Beauty Pageants

Apart from boxing, the other great Filipino obsession is beauty pageants. The country hosts more than 300,000 pageant contests every year, in every imaginable category, for men, juniors, seniors, disabled people, LGBTs, pregnant women, prisoners, women weighing more than 80 kilograms, Muslims, and even vegetarians. “Rags to Riches” stories abound; Venus Raj, Miss Universe-Philippines 2010, was raised in a nipa hut without electricity. Janicel Lubina, Miss Philippines International 2015, was a domestic helper as was her mother. Every year millions of Filipinos weep in front of TV listening to such stories.

I meet up with Makoy Manlapaz who formed Gouldian, a pageant grooming agency, along with Mario Bergantinos and Pawee Ventura. The agency trains contestants in Pasarela (catwalk), posing, dance, etiquette, confidence building, and for question and answer sessions.

‘Pageant contests are a great equalizer,’ says Makoy. “Earlier, [contestants] were only from well-off families. But today, they are mostly from poor households, often from the provinces.”

I join him to observe a photoshoot for Divine Ezrha, whom Makoy is grooming for World Beauty Queen 2015, along with gown designer Allan Laserna, swimsuit designer Dave Zamora, and photographer Marion Celiz. Divine is tall by Philippine standards. Rodgil Flores of Kagandahang Flores, another grooming agency, had told the Philippine Daily Enquirer that he never rejected any aspirant unless she was below 5’5”, a philosophy almost akin to boxing coach Roel Velasco’s, except for the height requirement.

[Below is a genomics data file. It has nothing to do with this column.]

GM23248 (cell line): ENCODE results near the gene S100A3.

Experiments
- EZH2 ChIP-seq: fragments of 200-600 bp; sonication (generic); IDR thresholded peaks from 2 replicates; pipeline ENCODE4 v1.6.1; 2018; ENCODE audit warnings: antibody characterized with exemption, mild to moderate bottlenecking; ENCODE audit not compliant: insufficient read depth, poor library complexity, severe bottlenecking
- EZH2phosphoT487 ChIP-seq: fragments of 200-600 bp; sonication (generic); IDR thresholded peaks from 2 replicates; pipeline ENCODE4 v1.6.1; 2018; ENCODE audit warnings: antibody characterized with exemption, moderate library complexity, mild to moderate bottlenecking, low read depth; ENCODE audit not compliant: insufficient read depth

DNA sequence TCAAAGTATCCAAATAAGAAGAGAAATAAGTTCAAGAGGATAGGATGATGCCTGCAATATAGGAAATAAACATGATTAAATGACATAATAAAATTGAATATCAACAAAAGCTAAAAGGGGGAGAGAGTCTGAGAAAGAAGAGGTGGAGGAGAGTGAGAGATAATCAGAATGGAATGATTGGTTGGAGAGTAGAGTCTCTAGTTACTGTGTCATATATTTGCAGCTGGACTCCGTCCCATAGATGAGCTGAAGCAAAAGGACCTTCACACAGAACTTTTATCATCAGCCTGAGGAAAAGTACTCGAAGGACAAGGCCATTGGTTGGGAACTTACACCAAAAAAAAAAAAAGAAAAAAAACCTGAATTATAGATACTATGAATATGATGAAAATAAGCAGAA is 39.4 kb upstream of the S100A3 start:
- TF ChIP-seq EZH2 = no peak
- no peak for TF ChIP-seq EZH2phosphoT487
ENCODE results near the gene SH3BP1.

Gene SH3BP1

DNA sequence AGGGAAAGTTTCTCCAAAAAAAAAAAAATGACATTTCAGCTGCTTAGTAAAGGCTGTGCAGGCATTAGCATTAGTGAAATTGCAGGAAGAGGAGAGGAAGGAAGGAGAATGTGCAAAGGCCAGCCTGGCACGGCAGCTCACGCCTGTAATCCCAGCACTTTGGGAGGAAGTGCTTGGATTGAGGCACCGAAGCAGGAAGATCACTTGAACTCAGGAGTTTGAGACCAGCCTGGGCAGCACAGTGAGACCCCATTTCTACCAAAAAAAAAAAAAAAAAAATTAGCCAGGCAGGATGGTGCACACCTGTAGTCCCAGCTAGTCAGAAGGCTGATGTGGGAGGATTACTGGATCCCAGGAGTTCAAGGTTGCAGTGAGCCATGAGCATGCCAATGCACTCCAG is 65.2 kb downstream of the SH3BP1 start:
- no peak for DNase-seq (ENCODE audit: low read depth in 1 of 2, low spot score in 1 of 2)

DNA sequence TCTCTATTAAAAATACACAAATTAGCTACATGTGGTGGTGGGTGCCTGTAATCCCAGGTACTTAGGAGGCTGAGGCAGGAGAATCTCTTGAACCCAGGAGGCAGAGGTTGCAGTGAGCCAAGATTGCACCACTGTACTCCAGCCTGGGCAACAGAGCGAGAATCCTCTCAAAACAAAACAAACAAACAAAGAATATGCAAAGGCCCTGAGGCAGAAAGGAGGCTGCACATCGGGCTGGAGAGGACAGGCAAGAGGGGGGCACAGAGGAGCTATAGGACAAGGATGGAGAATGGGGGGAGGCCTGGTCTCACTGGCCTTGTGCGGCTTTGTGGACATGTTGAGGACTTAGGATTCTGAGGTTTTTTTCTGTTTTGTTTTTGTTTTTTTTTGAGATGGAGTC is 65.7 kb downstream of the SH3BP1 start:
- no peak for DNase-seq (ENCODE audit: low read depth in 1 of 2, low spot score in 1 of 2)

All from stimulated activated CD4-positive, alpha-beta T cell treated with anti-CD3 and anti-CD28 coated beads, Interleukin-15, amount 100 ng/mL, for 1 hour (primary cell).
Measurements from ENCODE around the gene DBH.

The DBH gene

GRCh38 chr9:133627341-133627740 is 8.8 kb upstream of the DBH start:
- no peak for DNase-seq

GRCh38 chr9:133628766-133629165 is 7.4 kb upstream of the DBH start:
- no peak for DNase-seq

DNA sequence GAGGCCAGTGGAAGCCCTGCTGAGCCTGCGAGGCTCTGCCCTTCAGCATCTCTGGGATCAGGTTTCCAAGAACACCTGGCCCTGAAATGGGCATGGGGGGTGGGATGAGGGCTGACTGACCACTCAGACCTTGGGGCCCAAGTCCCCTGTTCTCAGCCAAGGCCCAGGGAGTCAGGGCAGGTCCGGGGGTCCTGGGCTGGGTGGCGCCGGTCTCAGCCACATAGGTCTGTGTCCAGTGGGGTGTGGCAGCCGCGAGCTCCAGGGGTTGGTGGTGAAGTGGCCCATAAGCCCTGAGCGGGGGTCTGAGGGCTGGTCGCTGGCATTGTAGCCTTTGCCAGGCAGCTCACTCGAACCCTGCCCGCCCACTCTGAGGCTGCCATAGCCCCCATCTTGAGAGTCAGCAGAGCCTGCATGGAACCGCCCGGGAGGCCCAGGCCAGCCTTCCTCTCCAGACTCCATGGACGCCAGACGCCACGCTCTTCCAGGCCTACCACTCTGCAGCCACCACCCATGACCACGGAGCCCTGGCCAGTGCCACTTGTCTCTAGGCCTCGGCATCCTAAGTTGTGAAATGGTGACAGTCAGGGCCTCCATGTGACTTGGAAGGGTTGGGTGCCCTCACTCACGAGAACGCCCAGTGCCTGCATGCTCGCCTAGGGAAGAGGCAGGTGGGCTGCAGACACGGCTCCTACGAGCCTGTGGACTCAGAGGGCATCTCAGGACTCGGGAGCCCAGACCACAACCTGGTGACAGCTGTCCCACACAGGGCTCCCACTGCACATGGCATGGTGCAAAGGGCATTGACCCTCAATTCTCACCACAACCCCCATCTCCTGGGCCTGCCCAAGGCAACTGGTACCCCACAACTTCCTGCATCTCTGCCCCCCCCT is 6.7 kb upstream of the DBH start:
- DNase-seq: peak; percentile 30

Engrossed in grooming Divine, the boys seem like children playing with a Barbie Doll, dressing her up, combing her hair, moving around her limbs for the perfect pose. “We are all doing this out of passion,” says Makoy. “We don’t receive any money. So, all of us have day jobs. As a boy, I was awestruck watching pageants on TV, beautifully dressed, worshipped like princesses. Since I couldn’t be one, I became a coach.”

In many countries, pageant contests have declined into irrelevance, feminist opposition being one reason, although there are feminist arguments both for and against –objectification versus empowerment. Similar arguments also used for and against women’s boxing, professional boxing, and MMA for their occasional creation of sexual imagery around fighters. Makoy tells me, “In the Philippines, there was never any feminist opposition; [pageant contestants] are seen as role models, often heroically saving their families from poverty. But sometimes they are criticized by the religious-morality brigade for occasional illicit affairs [with] politicians or businessman.”

Out there with the boys and Divine, I only see her as an athlete preparing to win a contest, training intensely, eating right; and just like the boxers, preparing the mind, for quick thinking, developing the heart, for confidence in the spotlight.

Shivaji Das is a writer, traveler and photographer. He is the author of Journeys with the caterpillar: Travelling through the islands of Flores and Sumba, Indonesia and Sacred Love: Erotic art in the temples of Nepal